And there isn’t really a chance of doing it wrong. After all, it will be your sound — even if it is a little distorted. And it’s absolutely natural that same people will like it and others won’t. That’s OK! Look I’m a music school reject because they didn’t like what I was doing and now I found a bunch of studios and movie producers who seem to like what I do nonetheless.

Is there any more advice for aspiring sound designers?

Try to record in the best quality possible and invest your money in good microphones and recording gear instead of buying tons of software tools. I usually don’t use much audio plug-ins at all on my sounds because every process degrades the quality of the sound. You don’t want to take away the originality of authenticity!

Never give up your dreams. Make it happen and good things will follow. Everybody has his or her own different story on how they came to where they are today. What all the successful artists like Richard Devine, Diego Stocco or Hans Zimmer have in common is the fact that their art comes from their heart and creative mind. It’s all about who you are — but there is nothing like a recipe! If you are authentic and different in a good way, your work will surely catch attention and start to open the right doors.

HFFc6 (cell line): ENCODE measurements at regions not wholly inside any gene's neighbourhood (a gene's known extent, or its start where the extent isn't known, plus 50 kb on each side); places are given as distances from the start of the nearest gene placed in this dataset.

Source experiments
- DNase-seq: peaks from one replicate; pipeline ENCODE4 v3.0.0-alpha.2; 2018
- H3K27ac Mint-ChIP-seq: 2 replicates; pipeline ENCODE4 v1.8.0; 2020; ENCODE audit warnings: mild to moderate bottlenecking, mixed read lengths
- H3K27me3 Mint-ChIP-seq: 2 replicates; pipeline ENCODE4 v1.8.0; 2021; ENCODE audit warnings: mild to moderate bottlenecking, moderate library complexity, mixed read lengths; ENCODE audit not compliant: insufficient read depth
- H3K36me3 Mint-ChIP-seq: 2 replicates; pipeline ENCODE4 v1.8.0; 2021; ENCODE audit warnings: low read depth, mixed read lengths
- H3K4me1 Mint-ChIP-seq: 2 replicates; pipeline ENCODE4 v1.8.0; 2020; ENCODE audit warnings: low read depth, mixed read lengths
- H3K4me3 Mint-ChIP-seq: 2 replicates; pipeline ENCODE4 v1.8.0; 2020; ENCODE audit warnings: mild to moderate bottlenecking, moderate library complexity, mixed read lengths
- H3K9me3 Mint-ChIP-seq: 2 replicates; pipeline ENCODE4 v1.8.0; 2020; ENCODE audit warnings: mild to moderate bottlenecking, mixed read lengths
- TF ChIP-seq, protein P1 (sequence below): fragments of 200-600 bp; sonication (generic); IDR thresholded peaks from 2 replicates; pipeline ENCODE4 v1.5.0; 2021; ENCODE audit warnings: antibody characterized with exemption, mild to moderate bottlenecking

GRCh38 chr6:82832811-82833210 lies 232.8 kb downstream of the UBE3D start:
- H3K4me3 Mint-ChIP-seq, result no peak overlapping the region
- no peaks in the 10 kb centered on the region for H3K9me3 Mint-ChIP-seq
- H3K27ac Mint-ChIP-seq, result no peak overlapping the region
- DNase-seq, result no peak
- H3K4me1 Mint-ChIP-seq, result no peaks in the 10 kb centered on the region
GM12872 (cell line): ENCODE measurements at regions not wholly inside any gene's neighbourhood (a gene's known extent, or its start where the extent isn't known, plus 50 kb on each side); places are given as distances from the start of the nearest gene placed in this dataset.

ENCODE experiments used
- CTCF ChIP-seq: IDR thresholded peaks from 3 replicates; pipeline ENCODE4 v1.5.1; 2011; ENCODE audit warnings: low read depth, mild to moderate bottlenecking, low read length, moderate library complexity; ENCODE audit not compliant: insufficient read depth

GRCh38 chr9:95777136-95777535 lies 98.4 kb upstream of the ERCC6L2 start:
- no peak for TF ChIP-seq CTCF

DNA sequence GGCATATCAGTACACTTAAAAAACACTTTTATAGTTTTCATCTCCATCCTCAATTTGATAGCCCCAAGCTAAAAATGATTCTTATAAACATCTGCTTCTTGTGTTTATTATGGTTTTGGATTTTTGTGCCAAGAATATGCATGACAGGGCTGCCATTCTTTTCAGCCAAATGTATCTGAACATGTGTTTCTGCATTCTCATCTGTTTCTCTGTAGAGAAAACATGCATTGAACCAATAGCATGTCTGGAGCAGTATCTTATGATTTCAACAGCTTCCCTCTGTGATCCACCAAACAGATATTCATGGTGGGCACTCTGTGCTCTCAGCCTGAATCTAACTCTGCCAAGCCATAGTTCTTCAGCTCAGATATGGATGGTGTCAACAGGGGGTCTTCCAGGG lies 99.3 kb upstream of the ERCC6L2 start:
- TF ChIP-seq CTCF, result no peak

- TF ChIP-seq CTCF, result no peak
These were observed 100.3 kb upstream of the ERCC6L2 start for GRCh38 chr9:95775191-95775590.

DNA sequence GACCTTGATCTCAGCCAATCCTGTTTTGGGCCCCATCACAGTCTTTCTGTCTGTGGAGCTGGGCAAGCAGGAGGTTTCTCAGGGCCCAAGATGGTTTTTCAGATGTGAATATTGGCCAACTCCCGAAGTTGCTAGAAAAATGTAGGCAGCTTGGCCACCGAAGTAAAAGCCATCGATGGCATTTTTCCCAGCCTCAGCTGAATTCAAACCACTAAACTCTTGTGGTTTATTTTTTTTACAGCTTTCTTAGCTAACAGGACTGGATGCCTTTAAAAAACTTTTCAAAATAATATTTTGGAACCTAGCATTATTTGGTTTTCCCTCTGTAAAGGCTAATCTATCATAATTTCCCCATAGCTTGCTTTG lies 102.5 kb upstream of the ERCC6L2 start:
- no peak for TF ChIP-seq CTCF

People in the US tend to say “money is in the street” and it’s true! See, I go to junkyards looking for things others don’t want anymore, bring them home for recording and make a living out of it.

Isn’t it sometimes strange to hear your own sounds all over the planet in so many trailers and movies?

You probably know from my bio that I started doing sound design for radio spots and commercials. I remember
the first time listening to something I did coming from another car next to me at a red traffic light. That was awesome! That was stage one. When I started doing TV and movie trailers it became different. If you tell the person next to you at the cinema that you did the sounds for the movie trailer shown on the big screen, everybody goes like — yeah, right! So, you start keeping things to yourself. It’s still a great but also weird feeling I have to admit.